For those who want only the quick-and-dirty version of what I saw coming in 2010, here it is:

Armey was at the forefront of an insidious plot to “rein in” the tea-party movement, to constrain it to exclusively economic grievances defined in ludicrously narrow terms. For instance, tea-party members always overwhelmingly want to see immigration laws enforced and the border secured. But Dick Armey and FreedomWorks insisted that tea-party activists who work with them avoid this issue like the plague.

What Armey did after the 2010 mid-term elections was seek to limit the tea-party’s activism, effectiveness and longevity – to cut the very heart and soul out of a movement he had nothing to do with starting. He was the proverbial politician who attempted to jump in front of the historic parade the tea-party movement represented. It was not his movement, and he had not earned the right to dictate the rules of engagement and assert leadership over it.

Armey and FreedomWorks claimed they wanted to build a “big tent” by limiting the tea-party movement’s agenda to purely and exclusively economic issues defined in the narrowest imaginable terms. This is what the country-club Republicans have been trying to do since the days of Nelson Rockefeller and through George Bush I and II.

It doesn’t work. You can’t build a big tent by excluding people and issues about which they are passionate. It is completely counterintuitive, and it has been proven wrong time and time again. Needless to say, it happened again in 2012.

And, of course, as I wrote in “The Tea Party Manifesto,” there’s a bigger problem than that.

If America has problems other than economic, how do you address them with a purely economic program?

Obviously, you can’t.

It is not too late for the tea-party movement to recognize the con job that has been played on them – and to return to the grass-roots effectiveness it experienced in 2010. In fact, it is a necessity if America is to survive as we have known it in the next four years.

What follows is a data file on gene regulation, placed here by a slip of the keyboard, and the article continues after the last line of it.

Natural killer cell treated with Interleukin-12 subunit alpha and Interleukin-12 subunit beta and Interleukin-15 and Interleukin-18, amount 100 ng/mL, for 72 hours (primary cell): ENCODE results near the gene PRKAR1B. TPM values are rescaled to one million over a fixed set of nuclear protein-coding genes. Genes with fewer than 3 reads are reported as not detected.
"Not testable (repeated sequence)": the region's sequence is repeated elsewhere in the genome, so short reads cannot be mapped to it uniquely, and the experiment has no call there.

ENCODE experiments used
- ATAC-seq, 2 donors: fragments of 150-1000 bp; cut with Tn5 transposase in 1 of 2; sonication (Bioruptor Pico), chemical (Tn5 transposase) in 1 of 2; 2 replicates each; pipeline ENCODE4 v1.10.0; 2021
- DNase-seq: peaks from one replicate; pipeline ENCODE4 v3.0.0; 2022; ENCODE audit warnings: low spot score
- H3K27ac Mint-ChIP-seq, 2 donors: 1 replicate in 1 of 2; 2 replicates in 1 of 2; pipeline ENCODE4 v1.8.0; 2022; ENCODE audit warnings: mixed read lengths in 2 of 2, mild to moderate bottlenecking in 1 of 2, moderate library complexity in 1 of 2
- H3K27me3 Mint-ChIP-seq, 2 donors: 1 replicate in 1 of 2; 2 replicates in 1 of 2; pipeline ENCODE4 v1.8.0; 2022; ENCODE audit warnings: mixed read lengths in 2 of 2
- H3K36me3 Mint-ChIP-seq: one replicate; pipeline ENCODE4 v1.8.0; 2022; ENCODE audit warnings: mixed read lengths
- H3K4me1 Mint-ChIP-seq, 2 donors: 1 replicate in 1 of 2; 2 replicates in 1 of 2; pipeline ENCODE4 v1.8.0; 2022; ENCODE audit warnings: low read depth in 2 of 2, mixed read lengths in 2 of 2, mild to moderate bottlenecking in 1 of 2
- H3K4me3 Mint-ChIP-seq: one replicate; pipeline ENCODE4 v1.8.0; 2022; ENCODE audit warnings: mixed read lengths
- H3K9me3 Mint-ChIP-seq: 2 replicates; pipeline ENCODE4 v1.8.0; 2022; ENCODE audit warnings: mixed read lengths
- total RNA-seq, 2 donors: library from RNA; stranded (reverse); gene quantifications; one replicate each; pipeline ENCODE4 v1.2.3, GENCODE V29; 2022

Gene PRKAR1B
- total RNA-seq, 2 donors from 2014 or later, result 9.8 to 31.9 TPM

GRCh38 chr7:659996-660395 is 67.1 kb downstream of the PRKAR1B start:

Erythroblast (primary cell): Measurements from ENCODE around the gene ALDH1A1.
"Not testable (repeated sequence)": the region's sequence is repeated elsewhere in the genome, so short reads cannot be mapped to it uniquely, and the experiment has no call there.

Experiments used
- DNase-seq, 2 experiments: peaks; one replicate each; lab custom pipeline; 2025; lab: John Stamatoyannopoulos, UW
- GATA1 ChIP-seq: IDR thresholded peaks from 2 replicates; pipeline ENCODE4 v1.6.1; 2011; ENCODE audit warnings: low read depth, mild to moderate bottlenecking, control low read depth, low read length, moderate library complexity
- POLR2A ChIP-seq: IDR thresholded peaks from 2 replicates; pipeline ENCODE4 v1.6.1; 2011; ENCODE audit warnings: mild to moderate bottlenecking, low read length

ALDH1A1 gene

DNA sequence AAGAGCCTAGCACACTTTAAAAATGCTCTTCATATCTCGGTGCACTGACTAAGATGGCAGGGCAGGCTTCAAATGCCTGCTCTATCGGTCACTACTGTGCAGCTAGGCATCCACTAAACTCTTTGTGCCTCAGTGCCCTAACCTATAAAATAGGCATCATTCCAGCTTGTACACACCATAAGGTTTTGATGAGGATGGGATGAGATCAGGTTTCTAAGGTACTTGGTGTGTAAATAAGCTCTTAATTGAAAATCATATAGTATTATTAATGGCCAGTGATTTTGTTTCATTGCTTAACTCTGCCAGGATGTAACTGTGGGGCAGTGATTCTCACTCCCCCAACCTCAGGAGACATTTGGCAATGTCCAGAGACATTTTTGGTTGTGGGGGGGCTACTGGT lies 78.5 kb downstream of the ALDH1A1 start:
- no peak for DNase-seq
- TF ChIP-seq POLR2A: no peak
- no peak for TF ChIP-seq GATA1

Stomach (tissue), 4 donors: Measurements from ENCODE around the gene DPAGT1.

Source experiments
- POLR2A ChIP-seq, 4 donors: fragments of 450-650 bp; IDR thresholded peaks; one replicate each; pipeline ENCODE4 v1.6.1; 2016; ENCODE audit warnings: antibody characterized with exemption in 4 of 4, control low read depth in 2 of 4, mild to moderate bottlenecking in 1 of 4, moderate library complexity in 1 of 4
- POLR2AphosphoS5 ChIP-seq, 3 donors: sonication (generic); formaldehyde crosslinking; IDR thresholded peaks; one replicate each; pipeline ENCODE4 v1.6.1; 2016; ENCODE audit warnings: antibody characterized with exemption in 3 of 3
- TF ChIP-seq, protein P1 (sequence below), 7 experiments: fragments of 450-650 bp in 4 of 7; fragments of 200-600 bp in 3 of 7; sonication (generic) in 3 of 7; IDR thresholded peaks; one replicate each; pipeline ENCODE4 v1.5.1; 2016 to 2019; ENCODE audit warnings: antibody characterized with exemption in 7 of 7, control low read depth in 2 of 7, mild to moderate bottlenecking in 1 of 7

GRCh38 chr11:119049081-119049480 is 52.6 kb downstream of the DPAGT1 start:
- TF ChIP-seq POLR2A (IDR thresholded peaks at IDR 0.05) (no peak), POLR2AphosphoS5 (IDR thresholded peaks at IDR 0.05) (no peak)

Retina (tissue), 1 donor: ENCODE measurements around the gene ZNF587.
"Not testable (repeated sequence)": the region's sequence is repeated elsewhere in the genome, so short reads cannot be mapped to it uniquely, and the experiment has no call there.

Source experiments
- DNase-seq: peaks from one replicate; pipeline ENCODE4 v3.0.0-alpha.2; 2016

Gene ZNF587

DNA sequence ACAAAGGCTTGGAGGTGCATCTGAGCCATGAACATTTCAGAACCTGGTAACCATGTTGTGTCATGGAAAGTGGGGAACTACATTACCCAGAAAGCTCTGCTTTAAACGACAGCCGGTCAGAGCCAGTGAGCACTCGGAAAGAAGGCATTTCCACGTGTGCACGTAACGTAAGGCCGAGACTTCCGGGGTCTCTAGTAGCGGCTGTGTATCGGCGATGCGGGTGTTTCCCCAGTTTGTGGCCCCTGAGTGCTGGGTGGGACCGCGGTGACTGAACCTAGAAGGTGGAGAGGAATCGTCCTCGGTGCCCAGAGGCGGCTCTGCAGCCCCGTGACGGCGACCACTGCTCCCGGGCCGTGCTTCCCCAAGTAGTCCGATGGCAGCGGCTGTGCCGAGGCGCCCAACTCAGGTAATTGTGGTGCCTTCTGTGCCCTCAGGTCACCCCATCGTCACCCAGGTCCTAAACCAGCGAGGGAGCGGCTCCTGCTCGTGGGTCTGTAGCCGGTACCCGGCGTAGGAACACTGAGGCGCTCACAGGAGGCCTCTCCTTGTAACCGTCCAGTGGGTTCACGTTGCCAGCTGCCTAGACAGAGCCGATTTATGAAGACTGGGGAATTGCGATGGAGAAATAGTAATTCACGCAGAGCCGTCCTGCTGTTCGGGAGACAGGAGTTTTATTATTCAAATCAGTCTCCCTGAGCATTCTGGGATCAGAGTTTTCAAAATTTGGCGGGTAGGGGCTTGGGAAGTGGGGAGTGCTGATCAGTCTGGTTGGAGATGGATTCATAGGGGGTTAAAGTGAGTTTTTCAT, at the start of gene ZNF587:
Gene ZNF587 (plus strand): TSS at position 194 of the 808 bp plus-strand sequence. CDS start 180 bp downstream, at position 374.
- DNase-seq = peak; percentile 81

I would like to see the tea-party movement address all of the problems besetting our country. I would like to see this movement have long legs. Rather than constrain the tea-party movement and keep it in a box, I want to throw gasoline on this brushfire that began in 2010 and see it rage across the country in the form of vigilant citizen activism that will clean up our political system and keep it clean – returning America to the rule of law and the will of the people and the formula that made it the world’s greatest experiment in liberty.

As I said, I have written much about this topic. I saw all this coming. I actually publicly called for dumping Dick Armey from the tea-party movement in November of 2010. While the political intrigue continues at FreedomWorks, it is essential for the tea-party activists across this country to familiarize themselves with big picture of how to save America from going off not only the fiscal cliff but the moral cliff as well.

Editor’s note: Below are the top 10 previous columns by Joseph Farah about Armey, FreedomWorks and the tea-party movement beginning even before the 2010 elections:

Big-tent Republicanism and tea party

Don’t constrain tea-party movement!

Libertarianism is morally bankrupt

GOProud is not the tea party

Dump Dick Armey from tea party

What is America’s greatest hope?

Dick Armey is not the tea party

The next chairman of the RNC

Why you can’t trust ‘fiscal conservatives’

Time for another Rick Santelli moment